18. I recommend you do a search of thirdhour.org using the phrase "Why God does what He does." I think the responses you will find to that question might usefully inform your consideration of your question.https://thirdhour.org/forums/search/?q="Why God does what He does" I don't believe that God is the source of everything. I think there is some support for the idea that there are what I call "externally imposed requirements" (that others might call law) that God is subject to. I think that some of the support for this idea is that the process by which god in his mortal form became God was more likely to be determined by law rather than as a result of some sort lof random set of circumstances, and of course, any such law must have pre-dated the existence of God in His current form. Additional support for the idea that God is subject to law is the Atonement. I cannot think of any reason why a loving Father would require such suffering from His Son other than to satisfy the demands of an internally imposed requirement. Surely God is not so cruel as to impose such immense suffering on His own beloved Son unless there was a compelling reason to do so, rather than a mere whim. I do think that as far as you and I and all of God's children are concerned, He is our source of everything. By that, I mean that all the law we are subject to either comes directly from Him, or it comes from somewhere or someone else, and is administered by Him. In either case, the result is the same, no matter where the law comes from - we are bound by it. I think the question of good or not good can be a little misleading because it tends to pose the arguement in moral terms. Perhaps a more utilitarian approach might help. I think it might be more helpful to think in terms of what is required and what is not required. Perhaps it is the case that the determining factor of whether or not any particular act is considered to good is whether or not that act contributes to, or is required for, our salvation, and the extent to which it is consistent with law. The degree of goodness of any particular act might be determined by the extent to which it contribute to our salvation. If an act contributes to our salvation because it is required to meet the demands of law, regardless of whether or not that law comes from God, or is imposed from elsewhere, we could consider that act to be good. If an act does not contribute to our salvation, or is not required, or if it detracts from another person's pursuit of salvation, then we could say that that act is not good. As to who or what it is that determines whether an act is required for our salvation, as noted above, it may be that some of those requirements come from God, and some of them come through God from elsewhere or elsewhen. A possibility that I have occasionally considered about the source of law, and for which I have not found any scriptural support, is that at least one source, or some of the law to which we are subject to, might have arisen as a result of an agreement between God and the raw, undeveloped intelligences that we all once were. I can imagine the intelligences saying to God, we give our consent for you to impose Your will on us, and do with us as you wish, subject to certain parameters, and those parameters then becoming one of the bases for law.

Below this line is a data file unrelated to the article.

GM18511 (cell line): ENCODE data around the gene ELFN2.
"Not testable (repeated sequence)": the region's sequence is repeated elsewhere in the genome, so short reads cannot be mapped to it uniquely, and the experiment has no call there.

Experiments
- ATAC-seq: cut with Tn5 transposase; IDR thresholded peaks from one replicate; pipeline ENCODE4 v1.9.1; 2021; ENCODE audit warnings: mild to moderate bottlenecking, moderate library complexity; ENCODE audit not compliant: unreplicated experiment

19. Well, to be fair, there may be some validity to her point that she is already spending a lot of time with the kids through home schooling, and that becaues of your work, you are spending less time with them than her, hence her idea that you, rather than her, needs to spend more time with the kids.